Of course, it did not seem all that disproportionate to the LBJ campaign managers 50 years ago. In the heat of a campaign when passions run very high, a detached view of the pitch of the campaign isn't always possible.
So it was in May 2008 during the election for the Mayor of London, a contest involving the old socialist warhorse Ken Livingstone and the endearingly buffoonish Boris Johnson. Looking back at that election, which Johnson won convincingly, it is quite instructive to recollect the quantum of anti-Johnson hysteria, especially after the opinion polls showed him having a clear edge over Livingstone.
On May Day of 2008, The Guardian--a newspaper that sets the Left-of-centre tone in British politics--the writer Zoe Williams penned an article with the evocative headline "Be afraid. Be very afraid". The newspaper presented it as an eminent Londoner's vision of what the city would be like "if this bigoted, lying, Old Etonian buffoon got his hands on our diverse and liberal capital." A great mistake, the writer suggested, is to think Johnson "singles out any one group for his casual bile. It's not just gay people or Muslims or Africans, it's not just people from Portsmouth or indeed anywhere else on the south coast. He despises people who are not of his class because he is a snob. That, pretty much, means all of us. A snob's London is a Monday-to-Thursday kind of affair, behind fusty doors, in clubs that only just let women in, let alone plebs, in restaurants that don't have prices on the menus...That is not London...We know what London is. Boris is not London."
Since that article was written, Johnson has fought yet another election for Mayor of London against Livingstone and won it conclusively. With his impish sense of humour, his unkept looks and his incessant clowning, Boris has emerged as the favourite politician of the Conservative rank-and-file and, indeed, the favourite to succeed David Cameron as the leader of the party. London remains the care-free city it was in 2008 and hasn't been transformed into one huge gated colony where the plebs are firmly kept in their place. Reading the English newspapers regularly, I would be forgiven for imagining that the two issues that agitate Londoners are property prices and the rights of an ever-growing number of cyclists. Even his most die-hard supporters will not accuse Johnson of creating an environment where the poor, the non-whites, the sexual minorities and the other upholders of a permissive society feel threatened.
So what was the 2008 fuss and alarmism all about? In hindsight, the fears of the soul of London being destroyed by a Conservative Mayor seem ridiculously contrived. Indeed, it seems like a familiar Left-wing ploy to overturn an electoral disadvantage by using the most over-used socialist weapon: the class war. However heartfelt and however poetic the fears sounded seven years ago, we can afford to smile indulgently at its very un-English hyperbole.
The reason for invoking this ridiculous footnote from recent English history should be pretty obvious. As the Indian general election campaign gathers momentum, India's variant of the Guardian-readers are working themselves into a blue funk. The alarmist despondency has everything to do with the overwhelming impression that Gujarat Chief Minister Narendra Modi may be on the verge of creating a historic electoral upset. The very people who till not very long ago had flooded the columns of 'respectable' newspapers with the bold assertion that "Gujarat isn't India", that "Modi represents corporate India" and that "the idea of idea argues against Modi" have suddenly woken up to an unexpected uprising from below.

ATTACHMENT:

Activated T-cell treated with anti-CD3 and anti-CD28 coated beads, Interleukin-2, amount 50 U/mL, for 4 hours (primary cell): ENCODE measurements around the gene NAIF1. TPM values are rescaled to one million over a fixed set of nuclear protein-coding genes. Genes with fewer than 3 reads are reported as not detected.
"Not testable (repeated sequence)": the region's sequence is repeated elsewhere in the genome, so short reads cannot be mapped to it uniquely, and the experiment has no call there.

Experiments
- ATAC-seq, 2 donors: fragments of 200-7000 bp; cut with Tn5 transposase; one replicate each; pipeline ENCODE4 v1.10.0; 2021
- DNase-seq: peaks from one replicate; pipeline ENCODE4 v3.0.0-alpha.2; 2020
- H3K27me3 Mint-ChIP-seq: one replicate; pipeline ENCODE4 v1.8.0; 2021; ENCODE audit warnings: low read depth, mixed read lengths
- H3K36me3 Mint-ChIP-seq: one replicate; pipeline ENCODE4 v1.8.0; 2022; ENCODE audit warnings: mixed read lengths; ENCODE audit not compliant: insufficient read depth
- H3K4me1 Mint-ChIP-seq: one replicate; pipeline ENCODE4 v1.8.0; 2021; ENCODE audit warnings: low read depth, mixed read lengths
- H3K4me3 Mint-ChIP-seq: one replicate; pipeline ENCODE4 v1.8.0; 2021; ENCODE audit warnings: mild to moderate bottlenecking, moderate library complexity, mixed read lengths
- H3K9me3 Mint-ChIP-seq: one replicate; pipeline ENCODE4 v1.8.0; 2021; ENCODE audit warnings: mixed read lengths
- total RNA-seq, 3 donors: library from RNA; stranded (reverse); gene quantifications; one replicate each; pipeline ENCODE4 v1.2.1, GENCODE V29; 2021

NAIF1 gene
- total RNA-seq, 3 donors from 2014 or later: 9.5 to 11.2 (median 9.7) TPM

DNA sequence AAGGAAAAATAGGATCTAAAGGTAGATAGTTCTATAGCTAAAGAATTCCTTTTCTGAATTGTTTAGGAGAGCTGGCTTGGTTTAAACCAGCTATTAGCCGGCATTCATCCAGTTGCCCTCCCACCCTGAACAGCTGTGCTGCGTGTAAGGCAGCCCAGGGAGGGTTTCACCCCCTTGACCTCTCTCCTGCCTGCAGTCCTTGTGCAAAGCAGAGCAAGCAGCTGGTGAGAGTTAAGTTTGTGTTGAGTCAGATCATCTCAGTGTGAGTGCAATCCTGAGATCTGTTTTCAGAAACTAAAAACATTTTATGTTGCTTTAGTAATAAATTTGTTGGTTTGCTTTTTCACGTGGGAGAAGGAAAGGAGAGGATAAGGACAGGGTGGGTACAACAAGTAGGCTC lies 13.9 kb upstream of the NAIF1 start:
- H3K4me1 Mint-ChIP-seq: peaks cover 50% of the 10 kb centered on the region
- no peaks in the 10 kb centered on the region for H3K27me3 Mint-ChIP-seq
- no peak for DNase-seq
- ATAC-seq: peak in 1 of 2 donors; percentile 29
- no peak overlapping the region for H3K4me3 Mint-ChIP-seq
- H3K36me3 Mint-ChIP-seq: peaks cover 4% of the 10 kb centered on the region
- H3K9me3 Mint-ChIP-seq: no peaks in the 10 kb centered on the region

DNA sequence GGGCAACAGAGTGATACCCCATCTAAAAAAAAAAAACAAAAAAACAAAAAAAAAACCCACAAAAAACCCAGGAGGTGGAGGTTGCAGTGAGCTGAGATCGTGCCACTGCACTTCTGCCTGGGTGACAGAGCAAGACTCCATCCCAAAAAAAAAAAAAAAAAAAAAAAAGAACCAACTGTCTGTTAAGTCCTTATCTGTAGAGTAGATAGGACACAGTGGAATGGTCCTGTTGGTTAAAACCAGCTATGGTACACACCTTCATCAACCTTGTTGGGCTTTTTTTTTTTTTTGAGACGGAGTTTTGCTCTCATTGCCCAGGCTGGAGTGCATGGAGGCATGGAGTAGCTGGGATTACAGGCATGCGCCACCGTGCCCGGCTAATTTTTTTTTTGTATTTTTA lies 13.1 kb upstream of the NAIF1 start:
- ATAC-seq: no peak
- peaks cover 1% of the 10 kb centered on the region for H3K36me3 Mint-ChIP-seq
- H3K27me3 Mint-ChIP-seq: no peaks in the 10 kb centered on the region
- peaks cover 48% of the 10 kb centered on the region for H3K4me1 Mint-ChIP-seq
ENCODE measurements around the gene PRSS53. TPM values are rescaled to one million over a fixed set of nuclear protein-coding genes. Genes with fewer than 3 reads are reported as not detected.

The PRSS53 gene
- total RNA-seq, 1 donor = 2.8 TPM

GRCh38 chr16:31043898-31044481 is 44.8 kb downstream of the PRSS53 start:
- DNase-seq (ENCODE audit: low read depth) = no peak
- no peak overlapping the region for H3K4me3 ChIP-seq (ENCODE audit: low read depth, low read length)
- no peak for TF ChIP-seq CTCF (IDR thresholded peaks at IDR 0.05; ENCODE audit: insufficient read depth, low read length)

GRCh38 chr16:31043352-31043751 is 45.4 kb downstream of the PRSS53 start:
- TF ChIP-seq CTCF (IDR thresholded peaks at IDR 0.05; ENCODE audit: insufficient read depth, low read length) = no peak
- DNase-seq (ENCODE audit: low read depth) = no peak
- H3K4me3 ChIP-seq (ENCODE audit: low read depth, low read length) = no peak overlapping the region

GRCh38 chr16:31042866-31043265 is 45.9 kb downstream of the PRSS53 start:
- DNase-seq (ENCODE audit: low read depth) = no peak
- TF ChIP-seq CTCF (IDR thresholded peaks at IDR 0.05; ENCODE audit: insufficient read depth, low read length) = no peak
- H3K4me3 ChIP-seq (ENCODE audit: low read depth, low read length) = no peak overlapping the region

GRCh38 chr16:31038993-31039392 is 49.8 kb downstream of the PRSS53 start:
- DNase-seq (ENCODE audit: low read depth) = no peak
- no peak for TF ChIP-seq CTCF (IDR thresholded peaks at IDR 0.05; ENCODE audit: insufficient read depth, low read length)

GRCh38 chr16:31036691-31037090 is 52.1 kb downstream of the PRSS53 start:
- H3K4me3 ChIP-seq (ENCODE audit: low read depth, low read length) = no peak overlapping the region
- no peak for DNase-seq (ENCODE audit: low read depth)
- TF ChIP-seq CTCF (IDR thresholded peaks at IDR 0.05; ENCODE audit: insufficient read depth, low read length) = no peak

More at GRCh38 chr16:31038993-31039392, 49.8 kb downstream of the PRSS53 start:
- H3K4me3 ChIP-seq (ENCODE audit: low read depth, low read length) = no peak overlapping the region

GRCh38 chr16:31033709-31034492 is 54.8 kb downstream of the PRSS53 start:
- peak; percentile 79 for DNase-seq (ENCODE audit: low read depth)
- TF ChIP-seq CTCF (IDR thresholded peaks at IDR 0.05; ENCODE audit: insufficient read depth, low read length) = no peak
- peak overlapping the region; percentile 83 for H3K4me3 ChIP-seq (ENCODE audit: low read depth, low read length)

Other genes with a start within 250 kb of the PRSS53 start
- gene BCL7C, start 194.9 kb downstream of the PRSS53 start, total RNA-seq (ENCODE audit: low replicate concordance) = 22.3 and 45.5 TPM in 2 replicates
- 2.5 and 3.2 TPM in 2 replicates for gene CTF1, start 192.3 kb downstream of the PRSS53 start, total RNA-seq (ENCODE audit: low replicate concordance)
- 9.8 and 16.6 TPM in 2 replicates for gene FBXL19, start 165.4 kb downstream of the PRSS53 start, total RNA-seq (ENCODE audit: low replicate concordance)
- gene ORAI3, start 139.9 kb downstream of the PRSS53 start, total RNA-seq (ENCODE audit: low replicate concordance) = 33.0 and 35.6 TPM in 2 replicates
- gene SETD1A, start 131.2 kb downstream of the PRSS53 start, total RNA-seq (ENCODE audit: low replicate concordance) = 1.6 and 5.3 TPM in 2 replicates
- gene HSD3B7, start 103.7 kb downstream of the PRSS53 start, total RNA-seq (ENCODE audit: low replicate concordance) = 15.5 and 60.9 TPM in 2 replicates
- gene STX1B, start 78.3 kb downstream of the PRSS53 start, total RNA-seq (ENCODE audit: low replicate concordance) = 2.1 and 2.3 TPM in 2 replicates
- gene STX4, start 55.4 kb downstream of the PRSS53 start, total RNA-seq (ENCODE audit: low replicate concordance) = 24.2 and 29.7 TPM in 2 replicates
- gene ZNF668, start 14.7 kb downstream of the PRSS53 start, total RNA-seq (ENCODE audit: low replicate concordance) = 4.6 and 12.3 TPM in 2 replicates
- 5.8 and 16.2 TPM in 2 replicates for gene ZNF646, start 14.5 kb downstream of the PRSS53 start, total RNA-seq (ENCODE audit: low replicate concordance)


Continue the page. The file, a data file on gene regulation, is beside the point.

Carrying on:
The defection of the ultra-secular Dalit leader Ram Vilas Paswan, a politician who had walked out of the Atal Behari Vajpayee Government protesting against the Gujarat riots of 2002, has proved to be a veritable turning point. Till then there was the self-comforting belief that Modi was preaching to the committed and that subaltern India would ensure that a "polarising" leader would fail to forge a social coalition that would help him cross the 272 mark. Faith was also reposed in the BJP old-guard who would ensure that the Modi meter froze at the 160 mark, a fractured verdict that would ensure the Gujarat leader couldn't step out of Gandhinagar. Paswan jolted that complacency, not because he is an inspirational figure with a hold over Dalit voters all over India. His importance stemmed from the fact that he represents a large-ish sections of Dalits in Bihar. If a man whose social constituency was India's most disadvantaged could join Modi, it meant two things. First, that Modi's deep social penetration had been vastly underestimated; and, second, that secular grandstanding was negotiable. The opinion polls haven't suggest that the BJP-led alliance will secure an outright majority, but the example of Paswan has clearly indicated that many parties are inclined to cross over to the winning side if the opportunity presents itself.
For the better-dead-than-saffron brigade there is an additional complication. Unlike 2004, there is no faith left in the Congress. The 10-year record of the UPA has provoked disgust, even among its intellectual beneficiaries. Rahul Gandhi does not inspire confidence, and the talk is of the a Congress resurrection in the future, minus the dynasty. There was jubilation that the Aaam Aadmi Party would somehow emerge as the preferred alternative but that does not seem to be happening.
Consequently, there is a feverish bid to invoke nightmare images of the future. There are competitive assertions of drastic action in case the unthinkable happens--"I will leave India" is a promise that is unlikely to be self-fulfilling.
Modi's victory isn't as yet assured: it will be if enough people vote for NDA candidates. Assuming he is sworn-in as Prime Minister after May 16, it is extremely unlikely the emotional architecture of India will witness a change. The committed will work towards a resurgent India with a double-digit growth; the time-servers will jockey for posts and official patronage; and the intellectuals will continue to lament over a lost idea of their India. In short, India will change, perhaps for the better, but the essence of India will be intact. And we may even look back at the imagined sounds of approaching jackboots for what they were: the alarm bells of a bitterly fought election.
The Telegraph, March 14, 2014